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Election 2004: The Real Polls On The Ground

34 Key Ridings
Beryl P. Wajsman 24 May 2004


As we head into a new Federal Election one can be forgiven for feeling confused concerning all the recent polls. We have heard regularly conflicting analyses of the same numbers over and over again. One day 39% is a Liberal majority, the next barely a minority. To give all of you a realistic picture of how the final results will shape up, and to allow you some fun in following the campaign, we have produced this report analyzing the key races riding by riding. The united right has created a new political reality. But that reality will be manifested on the ground, not in the clever wording or ordering of a pollster's questions.


Some facts are important to keep in mind as you read on.


  • Only in 1974 have the Federal Liberals increased their percentage of popular support from pre-election numbers to those on election day. In every other recent election they have fallen 3-5% off their highs.
  • In the 2000 Election the Chrétien Liberals stood at 48% before the election was called and won their majority with 43% of the popular vote.
  • The unpopularity of the Provincial Liberals in Quebec combined with the rejection by Quebecers of Prime Minister Martin's perceived one-sided handling of the sponsorship investigation, responses on his own possible corporate conflicts-of-interest, and weak performance on the "democratic" deficit promises, have given the Bloc Québécois a probable lock on Québec.
  • Similar public reactions in British Columbia, combined with resentment over parachuted candidates, have made faint the possibility of important Liberal gains.
  • With the Conservatives maintaining their stronghold in the West, the battlegrounds appear to be Ontario and Atlantic Canada.
  • It is debatable whether Conservative voters in the Maritimes, who have a strong tradition of "Red Tory" leaders such as Premier Richard Hatfield and Dalton Camp, will swing en masse to the new Conservative party. However, Atlantic Canada's reaction to Martin's new UIC policies on seasonal employment is yet to be gauged. We will see if they are the right tonic or judged too little too late.
  • The real question that will decide this election is what will happen in Ontario. Up until Liberal Premier Dalton McGuinty's unexpected and unpopular tax hikes in his recent budget, Federal Liberal support in Ontario stood at 47-49%. The drop in the past week has been nothing short of spectacular falling to as low as 38% in some polls.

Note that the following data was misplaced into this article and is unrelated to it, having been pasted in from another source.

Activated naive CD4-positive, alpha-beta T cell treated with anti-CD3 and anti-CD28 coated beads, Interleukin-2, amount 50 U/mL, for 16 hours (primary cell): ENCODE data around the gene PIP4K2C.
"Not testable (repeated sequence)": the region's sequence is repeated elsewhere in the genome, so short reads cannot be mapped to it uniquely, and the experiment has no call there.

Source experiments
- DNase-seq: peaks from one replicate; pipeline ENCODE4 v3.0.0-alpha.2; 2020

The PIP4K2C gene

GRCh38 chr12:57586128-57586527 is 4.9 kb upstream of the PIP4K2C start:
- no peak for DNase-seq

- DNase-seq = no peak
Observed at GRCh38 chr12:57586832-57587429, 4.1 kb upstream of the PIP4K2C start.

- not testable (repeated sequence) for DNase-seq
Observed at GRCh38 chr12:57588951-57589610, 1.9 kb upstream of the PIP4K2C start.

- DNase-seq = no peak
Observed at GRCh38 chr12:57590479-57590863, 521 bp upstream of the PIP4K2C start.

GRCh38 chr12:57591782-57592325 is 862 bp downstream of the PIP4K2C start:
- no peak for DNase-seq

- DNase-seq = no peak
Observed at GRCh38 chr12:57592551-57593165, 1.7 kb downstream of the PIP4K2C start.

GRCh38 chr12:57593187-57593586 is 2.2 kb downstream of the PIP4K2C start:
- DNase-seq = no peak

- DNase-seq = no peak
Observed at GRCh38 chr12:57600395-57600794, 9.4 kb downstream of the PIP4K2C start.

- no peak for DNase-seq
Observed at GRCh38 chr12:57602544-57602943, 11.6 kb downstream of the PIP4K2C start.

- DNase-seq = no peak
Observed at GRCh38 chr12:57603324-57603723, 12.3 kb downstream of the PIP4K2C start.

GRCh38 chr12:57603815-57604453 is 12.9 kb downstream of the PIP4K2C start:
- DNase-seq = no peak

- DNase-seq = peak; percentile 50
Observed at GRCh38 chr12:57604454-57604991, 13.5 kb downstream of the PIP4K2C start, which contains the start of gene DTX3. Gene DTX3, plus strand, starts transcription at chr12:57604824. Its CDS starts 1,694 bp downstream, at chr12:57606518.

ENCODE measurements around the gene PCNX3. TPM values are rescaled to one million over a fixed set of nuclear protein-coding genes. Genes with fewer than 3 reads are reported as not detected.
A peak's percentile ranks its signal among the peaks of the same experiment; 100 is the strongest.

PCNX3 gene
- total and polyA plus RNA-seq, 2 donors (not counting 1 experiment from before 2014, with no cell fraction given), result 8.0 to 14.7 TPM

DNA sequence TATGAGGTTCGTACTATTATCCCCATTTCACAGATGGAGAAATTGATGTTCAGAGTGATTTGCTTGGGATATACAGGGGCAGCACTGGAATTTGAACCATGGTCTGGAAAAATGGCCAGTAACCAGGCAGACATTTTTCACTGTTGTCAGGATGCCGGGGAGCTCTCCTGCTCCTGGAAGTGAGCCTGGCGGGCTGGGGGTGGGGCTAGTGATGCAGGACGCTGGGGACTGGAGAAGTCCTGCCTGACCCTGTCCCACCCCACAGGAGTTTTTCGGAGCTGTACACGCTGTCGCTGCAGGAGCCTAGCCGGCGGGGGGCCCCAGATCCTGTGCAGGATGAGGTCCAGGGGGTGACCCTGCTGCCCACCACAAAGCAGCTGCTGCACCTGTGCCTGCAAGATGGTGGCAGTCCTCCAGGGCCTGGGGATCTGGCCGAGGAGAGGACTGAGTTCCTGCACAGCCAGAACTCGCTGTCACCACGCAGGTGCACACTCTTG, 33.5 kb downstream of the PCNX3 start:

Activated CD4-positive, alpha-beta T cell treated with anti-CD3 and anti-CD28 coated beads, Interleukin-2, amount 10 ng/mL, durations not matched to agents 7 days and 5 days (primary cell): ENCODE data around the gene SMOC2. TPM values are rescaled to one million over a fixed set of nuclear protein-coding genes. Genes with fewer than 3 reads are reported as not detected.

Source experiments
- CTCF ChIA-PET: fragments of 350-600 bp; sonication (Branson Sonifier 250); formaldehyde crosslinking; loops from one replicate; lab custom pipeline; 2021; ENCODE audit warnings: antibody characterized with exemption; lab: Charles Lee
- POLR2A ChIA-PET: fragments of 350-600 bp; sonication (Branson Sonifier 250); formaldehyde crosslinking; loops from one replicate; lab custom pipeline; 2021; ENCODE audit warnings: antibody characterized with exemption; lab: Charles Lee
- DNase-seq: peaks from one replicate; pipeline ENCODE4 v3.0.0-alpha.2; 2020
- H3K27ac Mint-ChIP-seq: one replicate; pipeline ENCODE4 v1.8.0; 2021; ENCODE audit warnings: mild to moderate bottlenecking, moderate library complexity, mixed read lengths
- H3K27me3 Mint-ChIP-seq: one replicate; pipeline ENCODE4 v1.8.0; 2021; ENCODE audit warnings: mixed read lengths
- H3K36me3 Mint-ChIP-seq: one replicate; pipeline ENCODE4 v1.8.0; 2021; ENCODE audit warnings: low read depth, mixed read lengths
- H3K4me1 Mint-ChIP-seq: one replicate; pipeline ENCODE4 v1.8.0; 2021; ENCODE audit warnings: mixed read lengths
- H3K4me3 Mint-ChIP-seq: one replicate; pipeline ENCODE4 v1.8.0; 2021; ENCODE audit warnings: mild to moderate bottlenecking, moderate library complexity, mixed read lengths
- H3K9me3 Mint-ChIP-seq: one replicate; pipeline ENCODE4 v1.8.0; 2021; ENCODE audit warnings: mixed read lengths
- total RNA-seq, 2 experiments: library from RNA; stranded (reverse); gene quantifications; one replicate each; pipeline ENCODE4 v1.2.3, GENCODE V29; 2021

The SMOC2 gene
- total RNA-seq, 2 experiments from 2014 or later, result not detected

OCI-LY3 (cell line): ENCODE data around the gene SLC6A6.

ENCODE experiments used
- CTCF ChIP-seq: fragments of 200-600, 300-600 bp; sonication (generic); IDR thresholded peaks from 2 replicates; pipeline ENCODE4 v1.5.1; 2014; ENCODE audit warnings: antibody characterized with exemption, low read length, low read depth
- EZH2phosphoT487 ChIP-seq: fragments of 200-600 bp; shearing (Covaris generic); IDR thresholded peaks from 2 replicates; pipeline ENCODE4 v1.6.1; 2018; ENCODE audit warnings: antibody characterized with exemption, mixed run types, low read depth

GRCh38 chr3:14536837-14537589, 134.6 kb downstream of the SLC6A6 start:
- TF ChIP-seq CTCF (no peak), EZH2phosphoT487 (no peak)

• Undoubtedly these numbers will rise. But as Tip O'Neill once said, all politics are local. And it looks like reaction to local issues will decide this election as much as national ones.
  • In the last election 43 Ontario ridings had right-wing majorities when the Alliance-Tory vote was combined. These will be the crucial seats to watch. Many of these ridings are represented by Liberal Cabinet Ministers. As you watch the next five weeks unfold keep your eyes on these races. The following is a review of the most important contests in Ontario and throughout the country.

This is the real story...on the ground...riding by riding…not in the polls.




Leeds-Grenville (Ont.)


Joe Jordan won this seat last time out with 18,177 votes but with only 55 votes over his closest challenger. The combined Alliance/Tory (A/T) vote was 22,817. This is a key race because Jordan is a high-profile Liberal who served as Parliamentary Secretary to the Prime Minister until last year. His strength will be a key gauge of Liberal support particularly in Ontario’s Eastern rural ridings where the Conservatives have claimed broad support.


Niagara West-Glanbrooke (Ont.)-(was Stoney Creek)


This was the riding represented by Transport Minister Tony Valeri. He did not want to run here again and went after, and won, Sheila Copps redistributed seat in a bitter and divisive fight. The numbers tell the tale. The combined A/T vote in the last election was 4,932 more than the Liberals got.


Nepean-Carleton (Ont.)


This Ottawa area seat will be critical for the Liberals to hold. The MP is Defense Minister David Pratt. Weakness here, with such  a high profile and well-respected Minister in place, would not bode well. In the 2000 Election the Liberal vote total was 21,260. The A/T stood at 26,157.